Shared from the 2017-03-24 Chattanooga eEdition

MOVIE REVIEW

Shirley MacLaine gets ‘The Last Word’

Th e fe i s ty S h i rl ey MacLaine has lived her life and spoken her mind on her own terms. That makes her the perfect casting to play Harriet Lauler, a retired take-charge businesswoman in “The Last Word.” This is one of those occasions where fact and fiction blur into a thing of creative beauty.

It’s good it did because MacLaine is the only reason to tout this movie.

The latest offering from the Oscar-winning actress has her playing a strongwilled woman who ran her marriage and company with an iron fist. That was necessary because she grew up in a time when women weren’t encouraged to do much more than stay at home.

Now, in the final years of her life, Harriet begins to worry about her legacy. She decides to contact Anne (Amanda Seyfried), the obituary writer for the local newspaper. Harriet wants to make sure the final words written about her are respectful of the life she’s lived.

Th e 82 -ye a r -yo u n g MacLaine brings a spunky energy and just enough caustic tone to the character to make her both someone to fear and someone to love. The key to this is that MacLaine, even when her character begins to change, plays the role with the same power and force.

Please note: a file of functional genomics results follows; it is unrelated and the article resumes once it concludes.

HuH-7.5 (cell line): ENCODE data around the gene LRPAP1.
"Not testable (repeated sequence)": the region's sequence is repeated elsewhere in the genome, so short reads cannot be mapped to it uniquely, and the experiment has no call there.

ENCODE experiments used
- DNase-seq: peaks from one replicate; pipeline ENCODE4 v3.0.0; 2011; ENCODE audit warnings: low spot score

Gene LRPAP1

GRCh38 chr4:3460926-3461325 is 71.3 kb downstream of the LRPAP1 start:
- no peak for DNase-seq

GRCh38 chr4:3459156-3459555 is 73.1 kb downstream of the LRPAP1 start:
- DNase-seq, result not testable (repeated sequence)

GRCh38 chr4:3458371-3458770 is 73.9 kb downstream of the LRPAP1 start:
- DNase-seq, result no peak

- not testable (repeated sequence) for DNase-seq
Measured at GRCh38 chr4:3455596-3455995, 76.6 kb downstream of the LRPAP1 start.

Un fo r t u n ate ly, t h e script by Stuart Ross Fink is full of story plot holes.

What ends up being the only strength of the script is the examination of one’s life story. Decisions made throughout the years all come together to make the person who will be remembered when they are gone. The only question is whether they will be remembered fondly or in fear.

One day, there will be the time to look back at MacLaine’s career and this film will help recall her work fondly even in a movie that has so many writing problems.

‘The Last Word’ 2 out of 4 stars Rated R (language)

See this article in the e-Edition Here